Desktops and Notebooks: Amazon`s Kindle Fire Takes Aim at Apple iPad, Android Market

By Nicholas Kolakowski  |  Posted 2011-09-28 Print this article Print


During a Sept. 28 presentation in New York City, Amazon CEO Jeff Bezos positioned the Kindle Fire as a device capable of consolidating Amazons various multimedia and cloud services onto a single piece of hardware.
Amazon's Kindle Fire, with its 7-inch tablet running a highly modified version of Google Android, is a potential game-changer for the tablet market. Priced at $199.99, and linked to the online retailer's extensive multimedia libraries and cloud services, it could offer a significant challenge to not only Barnes & Noble's Nook Color, but also Apple's iPad (which offers an extensive media collection of its own) and the growing ranks of Google Android tablets (such as Samsung's Galaxy Tab 10.1 and 8.9). Unlike some other tablets currently on the market, the Kindle Fire lacks a camera, microphone, or access to 3G or 4G Long-Term Evolution (LTE) networks. It's WiFi only. But Amazon is betting that consumers will gravitate toward a cheap tablet optimized for multimedia capability, with easy access to online media and Android apps. The device can multitask; it has the ability to play music while e-reading. The Kindle Fire also comes with Amazon Silk, a mobile Web browser that splits processing duties between the device and Amazon's Elastic Cloud Compute (EC2) Web services cloud, which in theory will accelerate page-rendering. In addition to the Kindle Fire, Amazon also issued a revamped line of grayscale Kindle e-readers. The new $99 Kindle Touch relies on the retailer's EasyReach touch interface and menu system. The Kindle 3G, which costs $149, offers free 3G access for downloading books. Both devices will ship Nov. 21.??í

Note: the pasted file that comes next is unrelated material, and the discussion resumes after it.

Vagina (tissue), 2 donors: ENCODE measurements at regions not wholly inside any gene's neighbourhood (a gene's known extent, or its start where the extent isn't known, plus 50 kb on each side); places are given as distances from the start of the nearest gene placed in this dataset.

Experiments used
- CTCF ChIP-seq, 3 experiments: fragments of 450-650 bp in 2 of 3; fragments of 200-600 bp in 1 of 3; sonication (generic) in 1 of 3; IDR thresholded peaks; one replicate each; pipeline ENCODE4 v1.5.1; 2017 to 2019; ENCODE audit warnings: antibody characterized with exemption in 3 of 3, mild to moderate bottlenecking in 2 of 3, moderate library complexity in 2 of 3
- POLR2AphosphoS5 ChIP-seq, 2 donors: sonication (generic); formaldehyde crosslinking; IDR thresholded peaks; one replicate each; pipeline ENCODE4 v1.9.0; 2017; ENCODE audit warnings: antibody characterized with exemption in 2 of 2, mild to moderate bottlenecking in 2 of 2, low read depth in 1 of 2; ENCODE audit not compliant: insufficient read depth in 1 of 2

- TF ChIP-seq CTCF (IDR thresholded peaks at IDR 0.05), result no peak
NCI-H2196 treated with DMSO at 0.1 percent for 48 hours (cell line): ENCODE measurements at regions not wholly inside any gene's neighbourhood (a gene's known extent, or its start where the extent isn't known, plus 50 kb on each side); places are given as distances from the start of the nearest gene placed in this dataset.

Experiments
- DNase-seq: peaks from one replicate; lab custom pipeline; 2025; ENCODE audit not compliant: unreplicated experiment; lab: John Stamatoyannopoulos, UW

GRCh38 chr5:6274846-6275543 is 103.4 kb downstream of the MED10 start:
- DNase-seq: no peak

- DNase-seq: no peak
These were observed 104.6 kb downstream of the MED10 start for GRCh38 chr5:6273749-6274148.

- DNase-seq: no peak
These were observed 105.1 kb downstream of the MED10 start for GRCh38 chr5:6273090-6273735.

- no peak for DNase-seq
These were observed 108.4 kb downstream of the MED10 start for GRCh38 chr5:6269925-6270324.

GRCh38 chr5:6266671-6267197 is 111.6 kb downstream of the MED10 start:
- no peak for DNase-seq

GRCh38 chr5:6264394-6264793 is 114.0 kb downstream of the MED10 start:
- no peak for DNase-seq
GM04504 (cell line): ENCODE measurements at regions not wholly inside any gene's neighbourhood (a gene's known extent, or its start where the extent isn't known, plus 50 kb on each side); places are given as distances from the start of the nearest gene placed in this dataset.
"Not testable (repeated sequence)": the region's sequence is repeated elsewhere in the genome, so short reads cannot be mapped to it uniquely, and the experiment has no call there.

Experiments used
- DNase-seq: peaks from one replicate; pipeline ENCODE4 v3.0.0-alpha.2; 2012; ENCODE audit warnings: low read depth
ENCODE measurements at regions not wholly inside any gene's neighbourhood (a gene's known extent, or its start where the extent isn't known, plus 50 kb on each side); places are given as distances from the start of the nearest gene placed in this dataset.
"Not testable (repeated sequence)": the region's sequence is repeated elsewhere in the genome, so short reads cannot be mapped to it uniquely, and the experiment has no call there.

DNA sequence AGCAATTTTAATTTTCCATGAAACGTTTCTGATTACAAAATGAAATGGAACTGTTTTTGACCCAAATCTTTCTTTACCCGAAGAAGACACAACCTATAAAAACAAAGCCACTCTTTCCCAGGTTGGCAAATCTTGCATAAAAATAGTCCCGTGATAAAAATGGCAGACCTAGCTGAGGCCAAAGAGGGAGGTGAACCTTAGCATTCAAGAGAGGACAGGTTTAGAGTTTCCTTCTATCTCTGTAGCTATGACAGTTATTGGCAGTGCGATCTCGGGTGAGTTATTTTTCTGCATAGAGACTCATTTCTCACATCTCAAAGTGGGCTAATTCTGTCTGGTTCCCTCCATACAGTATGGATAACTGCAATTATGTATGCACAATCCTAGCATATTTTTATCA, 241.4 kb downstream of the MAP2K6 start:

Nicholas Kolakowski is a staff editor at eWEEK, covering Microsoft and other companies in the enterprise space, as well as evolving technology such as tablet PCs. His work has appeared in The Washington Post, Playboy, WebMD, AARP the Magazine, AutoWeek, Washington City Paper, Trader Monthly, and Private Air. He lives in Brooklyn, New York.

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